|dc.description.abstract||The penetration of renewable energy sources is increasing in the European power system. Their interaction with the power market is fundamentally different from that of traditional thermal power production. This thesis aims to highlight the consequences this development has for the Nordic power system. The consequences studied are mainly related to power flows, power prices and storage handling.
To fulfil the research objective, a new EMPS dataset has been created. The dataset uses the overall data and consistency from ENTSO-E TYNDP Vision 4 2016, but applies a different areal resolution than that of TYNDP Visions. The dataset uses the same areas as used in the current power trade of Nord Pool Spot, for Norway, Denmark, Sweden and Finland. This way, the dataset can better answer questions regarding consequences for the Nordic power system.
Two datasets have been simulated with the EMPS model. One using data from Vision 4 2016, V4-16, and one where the installed capacity of solar and wind power has been doubled, DoubleRES.
The share of production from RES is 39 % in V4-16, a number which increases to 69 % in DoubleRES. The consequence of this increase includes a 49 % reduction in total net load, while the peak net load is reduced with 3 %. Where net load is defined as demand minus production solar, wind and run-of-the-river hydro power. An estimate for an upper limit for feasible battery storage capacity has been found to be 0.5 GWh/TWh/year. This would reduce the peak net load with 20 % in V4-16 and 30 % in DoubleRES.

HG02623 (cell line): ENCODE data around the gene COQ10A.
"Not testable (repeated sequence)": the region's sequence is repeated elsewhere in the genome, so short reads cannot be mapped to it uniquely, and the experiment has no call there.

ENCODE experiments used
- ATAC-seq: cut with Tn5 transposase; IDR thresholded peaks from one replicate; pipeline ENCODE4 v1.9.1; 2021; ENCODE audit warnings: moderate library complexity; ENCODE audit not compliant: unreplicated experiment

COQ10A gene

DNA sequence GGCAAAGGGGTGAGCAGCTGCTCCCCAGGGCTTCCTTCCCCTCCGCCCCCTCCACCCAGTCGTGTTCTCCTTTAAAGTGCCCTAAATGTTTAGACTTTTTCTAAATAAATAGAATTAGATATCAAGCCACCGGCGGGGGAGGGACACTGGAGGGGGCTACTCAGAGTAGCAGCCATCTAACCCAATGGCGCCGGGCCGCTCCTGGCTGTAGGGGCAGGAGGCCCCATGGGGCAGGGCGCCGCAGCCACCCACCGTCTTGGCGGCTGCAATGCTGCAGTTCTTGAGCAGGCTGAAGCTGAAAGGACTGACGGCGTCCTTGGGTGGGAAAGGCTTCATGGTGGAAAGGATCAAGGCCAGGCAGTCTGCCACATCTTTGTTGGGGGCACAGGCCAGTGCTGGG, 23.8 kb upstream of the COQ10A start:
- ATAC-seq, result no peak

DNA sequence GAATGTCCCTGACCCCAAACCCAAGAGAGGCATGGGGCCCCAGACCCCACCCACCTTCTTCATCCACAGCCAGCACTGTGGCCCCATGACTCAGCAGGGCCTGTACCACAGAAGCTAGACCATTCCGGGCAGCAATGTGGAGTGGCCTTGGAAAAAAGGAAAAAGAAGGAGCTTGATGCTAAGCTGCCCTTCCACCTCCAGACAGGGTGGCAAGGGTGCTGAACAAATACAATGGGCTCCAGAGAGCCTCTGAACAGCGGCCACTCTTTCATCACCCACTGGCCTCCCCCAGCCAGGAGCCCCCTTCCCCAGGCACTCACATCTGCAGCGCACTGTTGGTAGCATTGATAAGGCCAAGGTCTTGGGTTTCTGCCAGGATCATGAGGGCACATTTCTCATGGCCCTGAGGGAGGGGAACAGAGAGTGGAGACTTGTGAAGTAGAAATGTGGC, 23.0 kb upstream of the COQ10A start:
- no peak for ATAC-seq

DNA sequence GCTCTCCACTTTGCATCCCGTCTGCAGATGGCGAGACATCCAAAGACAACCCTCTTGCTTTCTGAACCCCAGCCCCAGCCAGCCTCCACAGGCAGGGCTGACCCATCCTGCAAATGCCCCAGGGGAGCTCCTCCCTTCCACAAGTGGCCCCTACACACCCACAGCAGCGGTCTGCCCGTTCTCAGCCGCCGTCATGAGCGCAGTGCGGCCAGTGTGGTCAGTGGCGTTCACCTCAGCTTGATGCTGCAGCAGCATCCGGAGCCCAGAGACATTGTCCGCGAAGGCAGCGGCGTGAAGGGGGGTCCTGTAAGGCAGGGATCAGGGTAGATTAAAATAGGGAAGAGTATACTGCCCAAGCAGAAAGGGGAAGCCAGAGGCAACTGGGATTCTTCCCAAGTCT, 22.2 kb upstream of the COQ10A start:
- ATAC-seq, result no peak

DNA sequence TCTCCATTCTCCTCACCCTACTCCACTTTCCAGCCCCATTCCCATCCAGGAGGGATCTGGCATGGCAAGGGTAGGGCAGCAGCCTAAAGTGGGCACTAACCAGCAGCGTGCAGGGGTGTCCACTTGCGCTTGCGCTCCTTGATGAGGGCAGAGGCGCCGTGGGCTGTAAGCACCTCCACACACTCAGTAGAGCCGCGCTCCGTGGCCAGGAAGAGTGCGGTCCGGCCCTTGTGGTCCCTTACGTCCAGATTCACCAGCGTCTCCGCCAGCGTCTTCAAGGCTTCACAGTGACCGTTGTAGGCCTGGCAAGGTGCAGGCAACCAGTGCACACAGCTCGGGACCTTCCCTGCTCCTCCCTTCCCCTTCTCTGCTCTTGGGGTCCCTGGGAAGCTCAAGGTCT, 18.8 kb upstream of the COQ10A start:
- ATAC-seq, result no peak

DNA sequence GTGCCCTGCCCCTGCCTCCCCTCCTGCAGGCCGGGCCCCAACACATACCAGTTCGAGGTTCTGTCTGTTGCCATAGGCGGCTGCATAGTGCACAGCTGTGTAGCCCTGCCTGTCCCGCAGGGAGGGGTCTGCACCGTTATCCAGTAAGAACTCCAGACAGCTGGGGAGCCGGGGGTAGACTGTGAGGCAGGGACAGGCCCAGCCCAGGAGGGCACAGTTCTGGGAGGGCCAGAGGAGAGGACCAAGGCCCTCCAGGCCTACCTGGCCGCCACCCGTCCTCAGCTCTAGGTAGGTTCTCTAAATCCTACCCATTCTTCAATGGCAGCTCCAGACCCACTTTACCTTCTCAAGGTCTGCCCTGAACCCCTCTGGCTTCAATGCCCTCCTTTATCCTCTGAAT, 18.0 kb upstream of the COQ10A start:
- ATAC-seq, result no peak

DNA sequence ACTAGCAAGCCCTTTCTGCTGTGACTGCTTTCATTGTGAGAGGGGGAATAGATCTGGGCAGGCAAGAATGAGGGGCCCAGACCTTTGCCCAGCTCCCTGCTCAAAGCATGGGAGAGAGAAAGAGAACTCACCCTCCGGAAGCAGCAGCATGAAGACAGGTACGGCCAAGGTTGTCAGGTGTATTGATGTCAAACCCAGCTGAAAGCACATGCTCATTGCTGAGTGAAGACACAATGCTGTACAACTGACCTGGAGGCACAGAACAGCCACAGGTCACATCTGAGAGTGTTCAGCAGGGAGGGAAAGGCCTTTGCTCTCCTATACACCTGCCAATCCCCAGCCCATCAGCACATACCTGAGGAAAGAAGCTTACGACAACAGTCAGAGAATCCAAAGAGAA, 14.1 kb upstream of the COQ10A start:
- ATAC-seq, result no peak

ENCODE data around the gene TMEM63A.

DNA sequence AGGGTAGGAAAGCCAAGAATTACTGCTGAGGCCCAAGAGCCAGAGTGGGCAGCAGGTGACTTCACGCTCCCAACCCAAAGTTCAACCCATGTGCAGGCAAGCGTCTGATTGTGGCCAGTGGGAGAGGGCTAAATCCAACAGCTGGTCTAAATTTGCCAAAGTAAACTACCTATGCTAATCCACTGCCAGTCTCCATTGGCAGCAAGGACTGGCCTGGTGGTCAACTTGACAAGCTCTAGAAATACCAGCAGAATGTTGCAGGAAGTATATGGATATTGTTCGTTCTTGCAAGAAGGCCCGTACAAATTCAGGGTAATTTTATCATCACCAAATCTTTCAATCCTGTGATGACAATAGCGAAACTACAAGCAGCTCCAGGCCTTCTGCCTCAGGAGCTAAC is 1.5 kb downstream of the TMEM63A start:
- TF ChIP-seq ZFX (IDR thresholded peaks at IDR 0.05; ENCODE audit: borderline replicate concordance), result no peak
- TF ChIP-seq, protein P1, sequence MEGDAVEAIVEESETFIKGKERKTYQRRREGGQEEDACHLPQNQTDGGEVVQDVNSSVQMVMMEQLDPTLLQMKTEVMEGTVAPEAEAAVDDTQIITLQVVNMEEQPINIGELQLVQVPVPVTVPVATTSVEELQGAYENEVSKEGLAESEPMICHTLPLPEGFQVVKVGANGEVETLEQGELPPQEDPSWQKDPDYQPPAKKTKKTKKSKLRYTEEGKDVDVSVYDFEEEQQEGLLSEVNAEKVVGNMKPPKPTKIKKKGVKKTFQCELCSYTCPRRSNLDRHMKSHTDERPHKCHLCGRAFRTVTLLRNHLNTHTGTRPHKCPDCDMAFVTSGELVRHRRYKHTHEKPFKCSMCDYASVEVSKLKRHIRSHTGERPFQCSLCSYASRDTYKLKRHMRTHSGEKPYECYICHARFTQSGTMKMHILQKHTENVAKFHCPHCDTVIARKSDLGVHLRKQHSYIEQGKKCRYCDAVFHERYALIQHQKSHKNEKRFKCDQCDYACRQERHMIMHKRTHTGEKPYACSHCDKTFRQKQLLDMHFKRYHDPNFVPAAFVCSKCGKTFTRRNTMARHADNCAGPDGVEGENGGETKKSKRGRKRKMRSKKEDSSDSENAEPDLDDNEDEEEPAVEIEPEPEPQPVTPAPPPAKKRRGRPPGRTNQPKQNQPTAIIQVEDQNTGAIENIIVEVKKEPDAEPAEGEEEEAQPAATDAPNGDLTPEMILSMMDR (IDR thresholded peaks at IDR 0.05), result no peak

Norway has an average power deficit of 22 TWh in V4-16, hence the Nordic average prices are no longer among the lowest in Europe.
The storage from summer to winter is on average reduced by 11 TWh in the Nordic areas from V4-16 to DoubleRES. A result of the increased use of Nordic reservoirs for year to year storage. Mostly to withstand year to year variations of neighbouring areas. This leads to larger seasonal average power price difference in the Nordics in DoubleRES than V4-16, increasing the economic benefit of reservoirs and storage units.
The Nordic areas have been found to push low summer prices to its neighbouring areas, driven by the risk of spillage and coherent low water values. The Nordic areas does however absorb daily price differences from its neighbours. So much so that the lowest average price of the day is at noon, and the highest average price of the day is in the evening, even in the Nordics.||